Comprehensive Guide to Trichomoniasis Testing
What is Trichomoniasis?
Trichomoniasis, also known as “trich,” is a sexually transmitted disease caused by a single-celled protozoan parasite called Trichomonas vaginalis. Trichomoniasis infection is considered one of the most common curable STDs in the U.S., with nearly 4 million people infected, many of whom are older women. You can order trichomoniasis urine testing through our sister site, HealthLabs.com.
Most people carrying the infection do not show symptoms, but symptoms can appear intermittently if the infection goes untreated, and they can be easily mistaken for the symptoms of a urinary tract infection (UTI).
General Symptoms of Trichomoniasis:
The most common symptoms include itching, irritation, or soreness in the genitals and frequent or painful urination.
Symptoms of Trichomoniasis in Men:
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- Pain after ejaculation
- Burning sensation after urination
- Men are less likely to experience symptoms than women
Symptoms of Trichomoniasis in Women:
- Vaginal discharge that is a clear, white, yellow, or greenish color with an unusual odor
- Genital redness or swelling
- Vaginal bleeding occurring between periods
Condoms do protect against the Trichomonas vaginalis parasite, which is especially important because as with most STDs, having an active infection makes it easier to transmit or contract HIV or other STDs. As such, trichomoniasis often co-exists with other sexually transmitted infections.
Trichomonas vaginalis is transmitted from one person to another during unprotected sexual intercourse; passing from the penis to vagina or vice versa, although it can also spread from vagina to vagina. Fluids- semen, vaginal lubrication, discharge, or menstrual blood- passing from one partner to the other during vaginal or anal intercourse, as well as mutual masturbation or sharing sex toys, can allow the parasite to travel from one partner to the other. Typically, the parasite infects the vagina and urinary tract during sexual activity, affecting the urethra, cervix, and vulva of women and the urethra or under the foreskin of uncircumcised men. It is uncommon for other body parts to be affected by the parasite, including the mouth and anus. In rare cases, the parasite can also be spread from mother to baby during childbirth if the mother has an active infection during delivery.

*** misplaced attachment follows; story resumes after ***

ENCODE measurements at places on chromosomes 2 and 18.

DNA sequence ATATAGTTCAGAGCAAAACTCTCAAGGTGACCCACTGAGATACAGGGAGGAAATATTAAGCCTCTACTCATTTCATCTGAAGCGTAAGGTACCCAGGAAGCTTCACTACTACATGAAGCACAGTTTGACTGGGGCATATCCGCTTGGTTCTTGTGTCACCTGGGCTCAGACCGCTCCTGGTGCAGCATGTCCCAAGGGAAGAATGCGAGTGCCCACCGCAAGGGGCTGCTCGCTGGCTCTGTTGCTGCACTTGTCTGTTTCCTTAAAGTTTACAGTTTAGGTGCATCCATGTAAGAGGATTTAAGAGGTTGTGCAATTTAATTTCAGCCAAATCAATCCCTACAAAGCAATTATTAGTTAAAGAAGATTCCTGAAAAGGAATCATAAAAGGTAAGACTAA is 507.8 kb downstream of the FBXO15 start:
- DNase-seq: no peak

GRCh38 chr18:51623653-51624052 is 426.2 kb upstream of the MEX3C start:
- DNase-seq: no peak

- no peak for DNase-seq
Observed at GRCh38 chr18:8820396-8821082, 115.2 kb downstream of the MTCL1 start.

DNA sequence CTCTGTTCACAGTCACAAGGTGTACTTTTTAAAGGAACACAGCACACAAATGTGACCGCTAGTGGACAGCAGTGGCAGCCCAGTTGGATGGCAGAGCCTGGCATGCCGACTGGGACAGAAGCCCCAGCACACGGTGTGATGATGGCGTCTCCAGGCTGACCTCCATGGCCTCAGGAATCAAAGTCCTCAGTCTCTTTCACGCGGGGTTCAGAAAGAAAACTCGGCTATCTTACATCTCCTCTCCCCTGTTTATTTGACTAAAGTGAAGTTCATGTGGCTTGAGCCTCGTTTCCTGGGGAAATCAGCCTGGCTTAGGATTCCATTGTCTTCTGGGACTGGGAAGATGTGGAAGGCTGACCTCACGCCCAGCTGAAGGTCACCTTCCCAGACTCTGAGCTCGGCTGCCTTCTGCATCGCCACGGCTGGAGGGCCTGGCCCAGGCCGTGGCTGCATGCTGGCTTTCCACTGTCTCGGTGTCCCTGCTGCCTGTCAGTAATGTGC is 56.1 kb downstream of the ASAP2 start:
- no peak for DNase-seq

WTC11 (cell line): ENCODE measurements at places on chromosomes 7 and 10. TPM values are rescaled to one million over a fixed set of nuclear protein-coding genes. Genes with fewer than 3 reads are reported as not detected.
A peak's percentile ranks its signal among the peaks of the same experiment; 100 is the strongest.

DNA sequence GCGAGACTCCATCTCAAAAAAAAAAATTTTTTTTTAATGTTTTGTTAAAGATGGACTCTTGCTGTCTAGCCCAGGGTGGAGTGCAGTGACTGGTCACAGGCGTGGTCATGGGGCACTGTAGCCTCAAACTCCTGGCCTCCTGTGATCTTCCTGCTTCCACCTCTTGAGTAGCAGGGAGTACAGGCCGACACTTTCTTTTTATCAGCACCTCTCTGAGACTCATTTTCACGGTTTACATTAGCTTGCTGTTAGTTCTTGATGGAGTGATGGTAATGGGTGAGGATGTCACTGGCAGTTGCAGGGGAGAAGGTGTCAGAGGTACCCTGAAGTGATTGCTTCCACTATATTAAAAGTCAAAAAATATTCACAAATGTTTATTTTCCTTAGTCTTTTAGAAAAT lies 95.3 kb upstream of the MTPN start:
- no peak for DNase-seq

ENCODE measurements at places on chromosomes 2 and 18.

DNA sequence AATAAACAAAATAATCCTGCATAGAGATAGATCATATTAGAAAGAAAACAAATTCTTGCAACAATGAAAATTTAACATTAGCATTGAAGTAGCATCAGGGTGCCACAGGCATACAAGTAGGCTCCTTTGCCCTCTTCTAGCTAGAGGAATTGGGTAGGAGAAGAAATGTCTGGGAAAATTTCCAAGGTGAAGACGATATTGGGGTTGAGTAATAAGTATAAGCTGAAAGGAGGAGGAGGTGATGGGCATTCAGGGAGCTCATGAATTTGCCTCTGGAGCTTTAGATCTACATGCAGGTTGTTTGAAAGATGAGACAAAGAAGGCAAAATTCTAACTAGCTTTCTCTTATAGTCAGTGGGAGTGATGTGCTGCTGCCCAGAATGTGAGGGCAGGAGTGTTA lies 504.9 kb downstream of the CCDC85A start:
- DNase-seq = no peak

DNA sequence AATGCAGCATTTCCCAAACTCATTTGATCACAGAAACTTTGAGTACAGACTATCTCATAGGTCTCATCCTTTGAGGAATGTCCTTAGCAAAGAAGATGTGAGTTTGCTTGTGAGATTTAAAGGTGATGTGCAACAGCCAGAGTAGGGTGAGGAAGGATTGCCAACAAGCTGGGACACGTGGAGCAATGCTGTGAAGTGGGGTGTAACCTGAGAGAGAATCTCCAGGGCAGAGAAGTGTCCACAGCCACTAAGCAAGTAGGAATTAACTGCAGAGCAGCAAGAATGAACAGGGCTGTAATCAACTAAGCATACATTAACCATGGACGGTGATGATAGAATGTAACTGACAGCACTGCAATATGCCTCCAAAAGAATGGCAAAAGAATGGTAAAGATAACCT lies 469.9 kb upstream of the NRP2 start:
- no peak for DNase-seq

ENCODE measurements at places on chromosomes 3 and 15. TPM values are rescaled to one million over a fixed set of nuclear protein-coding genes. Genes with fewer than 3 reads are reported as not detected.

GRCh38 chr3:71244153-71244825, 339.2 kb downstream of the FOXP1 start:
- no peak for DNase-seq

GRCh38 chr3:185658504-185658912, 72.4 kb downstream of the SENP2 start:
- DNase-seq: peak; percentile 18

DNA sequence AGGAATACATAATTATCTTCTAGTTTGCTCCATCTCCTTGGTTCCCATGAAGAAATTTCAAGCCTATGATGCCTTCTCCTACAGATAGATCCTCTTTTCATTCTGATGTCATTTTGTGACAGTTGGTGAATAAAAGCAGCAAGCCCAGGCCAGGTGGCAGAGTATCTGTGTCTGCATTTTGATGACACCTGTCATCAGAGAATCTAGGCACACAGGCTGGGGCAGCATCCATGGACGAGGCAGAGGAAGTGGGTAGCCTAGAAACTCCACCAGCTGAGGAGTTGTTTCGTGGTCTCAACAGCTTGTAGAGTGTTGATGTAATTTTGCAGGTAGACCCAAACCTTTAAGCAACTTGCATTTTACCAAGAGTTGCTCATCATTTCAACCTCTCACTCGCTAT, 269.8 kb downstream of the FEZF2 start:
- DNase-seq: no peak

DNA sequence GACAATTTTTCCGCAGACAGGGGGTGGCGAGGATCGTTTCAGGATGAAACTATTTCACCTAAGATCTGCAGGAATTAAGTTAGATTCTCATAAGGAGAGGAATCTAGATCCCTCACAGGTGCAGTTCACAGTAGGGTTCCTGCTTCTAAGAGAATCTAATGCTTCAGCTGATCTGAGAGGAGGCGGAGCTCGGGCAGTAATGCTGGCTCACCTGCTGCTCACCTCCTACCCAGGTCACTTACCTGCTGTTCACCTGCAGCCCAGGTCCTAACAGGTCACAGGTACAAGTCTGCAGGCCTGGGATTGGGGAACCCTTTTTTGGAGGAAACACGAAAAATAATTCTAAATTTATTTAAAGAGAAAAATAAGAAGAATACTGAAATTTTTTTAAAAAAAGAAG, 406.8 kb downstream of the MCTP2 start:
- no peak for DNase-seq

When to Get Tested & are there False Negatives?
The incubation period for a trich infection is typically between 5 to 28 days, during which time the infection develops and begins to show symptoms, if any. This window period can vary from person to person. The parasite is easily spread during this time and can return false negative test results. Testing for trich can be conducted without concern for false negatives any time after the incubation period. Even if the infection is years old, a test will confirm the presence of the parasite so that treatment can begin. To reduce chances of false negatives, wait 28 days after potential exposure to be tested for trichomoniasis and always practice safe sex and regular STD testing (at least once a year). Like we mentioned earlier, trichomoniasis can be easily cured and does not always show symptoms so get tested if you think you might have been exposed.